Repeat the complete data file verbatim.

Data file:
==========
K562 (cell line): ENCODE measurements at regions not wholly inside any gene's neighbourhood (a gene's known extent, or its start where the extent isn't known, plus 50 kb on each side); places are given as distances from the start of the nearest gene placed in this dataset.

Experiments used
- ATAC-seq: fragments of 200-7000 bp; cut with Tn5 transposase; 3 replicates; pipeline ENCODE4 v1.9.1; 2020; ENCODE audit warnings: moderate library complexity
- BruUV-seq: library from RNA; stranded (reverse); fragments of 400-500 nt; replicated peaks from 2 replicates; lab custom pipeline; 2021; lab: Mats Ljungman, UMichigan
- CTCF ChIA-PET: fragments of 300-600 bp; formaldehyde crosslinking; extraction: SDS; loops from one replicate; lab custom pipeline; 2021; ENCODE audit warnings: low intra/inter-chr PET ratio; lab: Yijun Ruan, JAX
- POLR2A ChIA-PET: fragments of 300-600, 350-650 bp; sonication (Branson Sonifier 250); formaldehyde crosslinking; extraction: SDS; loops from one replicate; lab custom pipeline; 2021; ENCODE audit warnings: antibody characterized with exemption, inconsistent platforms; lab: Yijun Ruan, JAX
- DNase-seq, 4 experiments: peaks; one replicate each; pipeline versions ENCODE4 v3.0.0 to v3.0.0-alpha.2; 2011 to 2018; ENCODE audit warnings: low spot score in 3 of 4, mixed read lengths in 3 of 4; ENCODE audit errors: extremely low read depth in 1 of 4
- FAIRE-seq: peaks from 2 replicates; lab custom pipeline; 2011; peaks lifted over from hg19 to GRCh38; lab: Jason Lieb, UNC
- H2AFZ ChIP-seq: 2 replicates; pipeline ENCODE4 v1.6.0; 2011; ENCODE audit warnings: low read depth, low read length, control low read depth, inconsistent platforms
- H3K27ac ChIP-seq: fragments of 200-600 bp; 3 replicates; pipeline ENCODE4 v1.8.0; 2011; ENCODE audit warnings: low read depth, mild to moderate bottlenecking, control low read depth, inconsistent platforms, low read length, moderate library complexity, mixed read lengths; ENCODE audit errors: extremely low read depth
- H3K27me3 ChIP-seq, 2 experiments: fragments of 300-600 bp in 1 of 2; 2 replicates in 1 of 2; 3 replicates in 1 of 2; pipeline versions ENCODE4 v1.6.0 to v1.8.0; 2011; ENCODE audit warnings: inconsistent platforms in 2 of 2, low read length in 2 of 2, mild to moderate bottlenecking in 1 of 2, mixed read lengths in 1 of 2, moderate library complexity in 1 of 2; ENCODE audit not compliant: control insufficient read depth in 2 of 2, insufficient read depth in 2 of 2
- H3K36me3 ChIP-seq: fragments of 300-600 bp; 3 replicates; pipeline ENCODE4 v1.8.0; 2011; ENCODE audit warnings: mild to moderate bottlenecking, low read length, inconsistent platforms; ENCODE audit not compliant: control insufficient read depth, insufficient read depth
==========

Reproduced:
K562 (cell line): ENCODE measurements at regions not wholly inside any gene's neighbourhood (a gene's known extent, or its start where the extent isn't known, plus 50 kb on each side); places are given as distances from the start of the nearest gene placed in this dataset.

Experiments used
- ATAC-seq: fragments of 200-7000 bp; cut with Tn5 transposase; 3 replicates; pipeline ENCODE4 v1.9.1; 2020; ENCODE audit warnings: moderate library complexity
- BruUV-seq: library from RNA; stranded (reverse); fragments of 400-500 nt; replicated peaks from 2 replicates; lab custom pipeline; 2021; lab: Mats Ljungman, UMichigan
- CTCF ChIA-PET: fragments of 300-600 bp; formaldehyde crosslinking; extraction: SDS; loops from one replicate; lab custom pipeline; 2021; ENCODE audit warnings: low intra/inter-chr PET ratio; lab: Yijun Ruan, JAX
- POLR2A ChIA-PET: fragments of 300-600, 350-650 bp; sonication (Branson Sonifier 250); formaldehyde crosslinking; extraction: SDS; loops from one replicate; lab custom pipeline; 2021; ENCODE audit warnings: antibody characterized with exemption, inconsistent platforms; lab: Yijun Ruan, JAX
- DNase-seq, 4 experiments: peaks; one replicate each; pipeline versions ENCODE4 v3.0.0 to v3.0.0-alpha.2; 2011 to 2018; ENCODE audit warnings: low spot score in 3 of 4, mixed read lengths in 3 of 4; ENCODE audit errors: extremely low read depth in 1 of 4
- FAIRE-seq: peaks from 2 replicates; lab custom pipeline; 2011; peaks lifted over from hg19 to GRCh38; lab: Jason Lieb, UNC
- H2AFZ ChIP-seq: 2 replicates; pipeline ENCODE4 v1.6.0; 2011; ENCODE audit warnings: low read depth, low read length, control low read depth, inconsistent platforms
- H3K27ac ChIP-seq: fragments of 200-600 bp; 3 replicates; pipeline ENCODE4 v1.8.0; 2011; ENCODE audit warnings: low read depth, mild to moderate bottlenecking, control low read depth, inconsistent platforms, low read length, moderate library complexity, mixed read lengths; ENCODE audit errors: extremely low read depth
- H3K27me3 ChIP-seq, 2 experiments: fragments of 300-600 bp in 1 of 2; 2 replicates in 1 of 2; 3 replicates in 1 of 2; pipeline versions ENCODE4 v1.6.0 to v1.8.0; 2011; ENCODE audit warnings: inconsistent platforms in 2 of 2, low read length in 2 of 2, mild to moderate bottlenecking in 1 of 2, mixed read lengths in 1 of 2, moderate library complexity in 1 of 2; ENCODE audit not compliant: control insufficient read depth in 2 of 2, insufficient read depth in 2 of 2
- H3K36me3 ChIP-seq: fragments of 300-600 bp; 3 replicates; pipeline ENCODE4 v1.8.0; 2011; ENCODE audit warnings: mild to moderate bottlenecking, low read length, inconsistent platforms; ENCODE audit not compliant: control insufficient read depth, insufficient read depth